Some supermarkets have dozens of varieties of trail mix these days.
It wasn’t always this way. The creation of and access to all these concoctions is a relatively recent innovation, at least compared to how long people have been eating it.
As recent as the 1970s and 80s, it wasn’t that way. You mostly had to make your own.
Hikers used to call it “gorp.” The acronym stood for “Good Old Raisins and Peanuts.”
I was introduced to it in the Boy Scouts by the assistant scoutmaster in my troop. He didn’t say anything about adding chocolate. He probably thought we all ate too much candy. Of course, a kid in my patrol had the idea to add M&Ms to his batch. Chocolate is a good friend of peanuts and raisins. It’s a natural.
Today, there are all kinds of mixes available. You never really hear it called “gorp” anymore. Backpacking and hiking food is a whole lot more complicated than “good old raisins and peanuts.”
As a trail mix connoisseur, I can assure you that some commercially-prepared mixes are wonderful. Some others are terrible. Some are just strange. The variety ensures there is a mix for everyone.
Hiking snacks have been around for as long as people have been going for a walk in the woods. It was probably the second thing invented, right after the canteen. Early mixes made by Native Americans included buffalo meat.
Gorp consumption became more common after being mentioned in a bestselling camping and woodcraft how-to book by Horace Kephart. Originally released in 1906, Camping and Woodcraft: A Handbook for Vacation Travelers and for Travelers In the Wilderness influenced much of the way outdoor novices and enthusiasts experienced the wilderness. An expanded two-volume edition was first released in 1916. Over time, Kephart’s tome became one of the top-selling outdoor sports books of all time.
A handful each of shelled nuts and raisins and a cake of sweet chocolate will carry a man far on the trail, or when he has lost it. – Horace Kephart, naturalist, outdoorsman, writer
There are all kinds of pearls of know-how and wisdom in Kephart’s book. The woodsman was also notable for his advocacy for the establishment of Great Smoky Mountain National Park in North Carolina, that great eastern refuge from light pollution.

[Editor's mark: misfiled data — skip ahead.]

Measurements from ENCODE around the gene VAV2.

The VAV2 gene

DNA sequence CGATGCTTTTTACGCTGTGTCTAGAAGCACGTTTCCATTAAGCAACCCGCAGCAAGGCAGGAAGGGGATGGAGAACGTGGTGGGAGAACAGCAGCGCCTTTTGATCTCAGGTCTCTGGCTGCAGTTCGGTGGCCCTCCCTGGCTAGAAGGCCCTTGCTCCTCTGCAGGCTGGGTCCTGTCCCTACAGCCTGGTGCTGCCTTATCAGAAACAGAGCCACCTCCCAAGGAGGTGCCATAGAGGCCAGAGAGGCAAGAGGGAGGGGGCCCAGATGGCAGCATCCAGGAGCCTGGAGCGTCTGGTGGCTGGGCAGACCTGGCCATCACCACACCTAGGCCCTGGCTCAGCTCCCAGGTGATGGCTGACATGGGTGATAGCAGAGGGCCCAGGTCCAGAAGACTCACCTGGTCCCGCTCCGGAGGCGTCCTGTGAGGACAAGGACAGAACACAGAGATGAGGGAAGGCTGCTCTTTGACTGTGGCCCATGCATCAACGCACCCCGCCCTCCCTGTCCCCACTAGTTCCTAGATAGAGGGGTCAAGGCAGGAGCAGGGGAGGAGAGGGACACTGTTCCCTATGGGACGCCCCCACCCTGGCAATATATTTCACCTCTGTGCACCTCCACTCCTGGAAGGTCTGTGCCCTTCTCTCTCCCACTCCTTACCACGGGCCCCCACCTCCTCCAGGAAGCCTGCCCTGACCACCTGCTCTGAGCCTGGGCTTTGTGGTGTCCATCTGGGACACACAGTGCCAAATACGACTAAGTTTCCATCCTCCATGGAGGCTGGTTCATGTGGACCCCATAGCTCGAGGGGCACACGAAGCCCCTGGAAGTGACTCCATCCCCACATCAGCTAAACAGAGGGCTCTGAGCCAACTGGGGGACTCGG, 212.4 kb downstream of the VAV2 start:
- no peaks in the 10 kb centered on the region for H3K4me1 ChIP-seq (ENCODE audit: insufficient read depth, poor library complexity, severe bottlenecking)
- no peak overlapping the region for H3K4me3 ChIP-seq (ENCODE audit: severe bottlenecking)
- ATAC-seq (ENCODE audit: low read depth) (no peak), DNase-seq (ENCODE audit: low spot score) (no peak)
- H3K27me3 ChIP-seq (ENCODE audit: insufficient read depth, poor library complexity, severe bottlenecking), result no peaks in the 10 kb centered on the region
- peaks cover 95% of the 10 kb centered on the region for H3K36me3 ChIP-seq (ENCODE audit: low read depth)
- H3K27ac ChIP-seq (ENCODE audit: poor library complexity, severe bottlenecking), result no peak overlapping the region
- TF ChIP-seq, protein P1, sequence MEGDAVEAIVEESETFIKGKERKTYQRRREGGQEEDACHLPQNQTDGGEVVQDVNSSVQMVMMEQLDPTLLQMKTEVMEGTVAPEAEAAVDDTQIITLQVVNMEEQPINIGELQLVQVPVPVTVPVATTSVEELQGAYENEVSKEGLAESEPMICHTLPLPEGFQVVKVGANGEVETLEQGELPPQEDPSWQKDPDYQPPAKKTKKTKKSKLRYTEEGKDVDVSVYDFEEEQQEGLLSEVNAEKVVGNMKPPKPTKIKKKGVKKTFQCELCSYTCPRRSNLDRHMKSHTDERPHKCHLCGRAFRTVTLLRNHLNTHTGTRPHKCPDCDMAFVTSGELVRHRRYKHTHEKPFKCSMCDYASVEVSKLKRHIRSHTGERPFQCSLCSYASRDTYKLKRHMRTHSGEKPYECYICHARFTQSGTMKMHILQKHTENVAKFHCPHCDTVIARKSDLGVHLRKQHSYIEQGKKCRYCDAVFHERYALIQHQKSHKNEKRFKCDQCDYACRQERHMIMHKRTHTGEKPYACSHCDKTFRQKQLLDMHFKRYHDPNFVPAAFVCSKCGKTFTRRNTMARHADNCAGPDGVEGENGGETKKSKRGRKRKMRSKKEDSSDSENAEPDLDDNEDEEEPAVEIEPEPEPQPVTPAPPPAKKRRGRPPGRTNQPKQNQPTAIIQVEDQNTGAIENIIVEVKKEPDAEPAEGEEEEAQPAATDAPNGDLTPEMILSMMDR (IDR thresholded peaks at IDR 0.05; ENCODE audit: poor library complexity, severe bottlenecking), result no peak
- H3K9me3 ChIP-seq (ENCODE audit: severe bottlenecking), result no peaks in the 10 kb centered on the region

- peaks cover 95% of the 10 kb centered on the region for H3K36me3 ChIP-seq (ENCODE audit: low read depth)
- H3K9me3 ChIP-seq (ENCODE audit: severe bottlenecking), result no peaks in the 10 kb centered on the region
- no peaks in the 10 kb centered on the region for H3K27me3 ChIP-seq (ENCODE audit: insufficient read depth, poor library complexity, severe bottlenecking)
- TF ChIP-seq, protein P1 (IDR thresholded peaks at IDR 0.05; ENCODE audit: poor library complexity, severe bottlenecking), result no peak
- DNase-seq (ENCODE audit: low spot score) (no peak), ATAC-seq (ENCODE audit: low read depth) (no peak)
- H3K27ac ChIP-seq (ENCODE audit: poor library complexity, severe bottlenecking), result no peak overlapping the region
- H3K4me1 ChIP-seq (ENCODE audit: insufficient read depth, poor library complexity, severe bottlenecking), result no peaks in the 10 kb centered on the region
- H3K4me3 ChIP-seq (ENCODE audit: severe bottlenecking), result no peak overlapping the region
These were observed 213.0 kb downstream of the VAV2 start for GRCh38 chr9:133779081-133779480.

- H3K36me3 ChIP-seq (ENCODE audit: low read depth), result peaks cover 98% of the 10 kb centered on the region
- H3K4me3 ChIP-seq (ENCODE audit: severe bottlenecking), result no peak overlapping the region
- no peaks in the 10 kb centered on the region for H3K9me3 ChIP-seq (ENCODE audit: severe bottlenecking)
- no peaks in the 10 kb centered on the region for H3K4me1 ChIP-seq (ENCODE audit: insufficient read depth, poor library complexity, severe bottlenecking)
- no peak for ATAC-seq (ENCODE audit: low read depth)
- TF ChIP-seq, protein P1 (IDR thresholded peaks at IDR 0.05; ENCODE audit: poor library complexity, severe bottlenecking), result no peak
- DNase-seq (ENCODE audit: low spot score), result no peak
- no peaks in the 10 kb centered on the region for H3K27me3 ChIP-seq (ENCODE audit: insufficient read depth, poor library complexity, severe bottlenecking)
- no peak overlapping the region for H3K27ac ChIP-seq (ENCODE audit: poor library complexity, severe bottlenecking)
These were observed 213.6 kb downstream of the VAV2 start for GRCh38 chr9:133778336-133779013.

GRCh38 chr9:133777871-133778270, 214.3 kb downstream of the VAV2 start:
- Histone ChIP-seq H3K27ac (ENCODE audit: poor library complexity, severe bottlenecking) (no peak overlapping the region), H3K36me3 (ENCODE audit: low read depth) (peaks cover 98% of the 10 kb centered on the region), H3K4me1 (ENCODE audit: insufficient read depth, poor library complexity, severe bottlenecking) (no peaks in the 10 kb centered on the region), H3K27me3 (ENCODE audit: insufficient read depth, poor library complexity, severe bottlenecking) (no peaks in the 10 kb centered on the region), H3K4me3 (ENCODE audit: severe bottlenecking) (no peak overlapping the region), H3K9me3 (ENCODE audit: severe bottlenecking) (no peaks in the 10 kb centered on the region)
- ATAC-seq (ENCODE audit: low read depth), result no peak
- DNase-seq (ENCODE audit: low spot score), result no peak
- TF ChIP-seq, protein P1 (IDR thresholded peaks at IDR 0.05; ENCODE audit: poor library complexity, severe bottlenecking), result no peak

In a couple of throwaway lines in his book he lays down the basis of a good portion of the healthy snack market, a segment of the food industry worth more than $23 billion in 2018.
Gorp (or trail mix) is filling. It doesn’t make a mess. It’s easy to eat. It really is the perfect food convenience food for hiking.
It’s gone far beyond the trails.
By the 1990s, the packaged food industry seized upon the concept. When you go to Target these days, they seem to have dozens of types of trail mix available, all under the Archer Farms label. If you’re a trail mix fan who doesn’t make his or her own, that’s the place you want to go.
Gorp can be made to be a healthy snack that can help you stave off hunger.
It can also be made to provide you with a lot of empty calories that aren’t going to do you any good.
While it’s easy to put a bag of trail mix in your shopping cart, it’s very easy to make your own.
It’s also easy to make your own before-bed trail mix snack that science says should help you get to sleep.
Sleep-promoting food is another segment of the food industry that’s just getting started.
Nightfood Ice Cream is one of these products.
Dream Recovery System Bedtime Trail Mix Recipe
½ cup of dried, tart cherries
½ cup of peanuts, almonds or walnuts (salted or unsalted peanuts – your choice)
½ cup of dark chocolate candies or a dark chocolate bar broken up.
Mix all ingredients. Vary the amounts according to your taste. Store in an airtight container in the refrigerator. Eat before bedtime as a snack to stave off a middle-of-the-night hunger attack.
Some taste testers preferred a little more salt in the mix than others. They favored the addition of the salted peanuts with the walnuts, for a 50/50 mix.
For most people, the addition of a little salt from the peanuts should have no effect on its sleep-enhancing abilities.
Why does this trail mix concoction promote sleep? Dried tart cherries are a natural source of melatonin. Melatonin is a hormone that signals to your body that it’s time to go to bed.
Peanuts and almonds both have magnesium and are a stable source of energy. Nuts like these are higher on the glycemic index help you avoid blood sugar spikes. Walnuts also have tryptophan.
Food can play a big role in helping you get to sleep. Keeping a batch of Dream Recovery System Bedtime Trail Mix in the refrigerator or freezer can help you stave off hunger pangs and get some good, solid sleep every night.
Bedtime trail mix for diabetics
Chocolate is an integral part of trail mix. It provides a quick boost of sugar that allows a pick up when energy is flagging. The nuts then come in an provide a long-lasting fuel.
Unfortunately, this has a negative effect on those of us who have to pay attention to the amount of sugar we consume.
In that case, there’s nothing wrong with trying sugar-free chocolate in this mix. This kind of chocolate that’s usually made with maltitol (an alcohol) has the sweetness without the glycemic spike associated with simple sugars. The way it’s absorbed in the body decreases spikes in blood sugar.
It still has flavonoids. These compounds have been shown to reduce the risk of cardiovascular disease and decrease blood pressure by relaxing blood vessels.
Substitute sugar-free chocolate if sugar is a concern for you.
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On nights that you don’t feel like trail mix or feel like you’d really enjoy a nice bowl of cereal, try the “cereal cure.”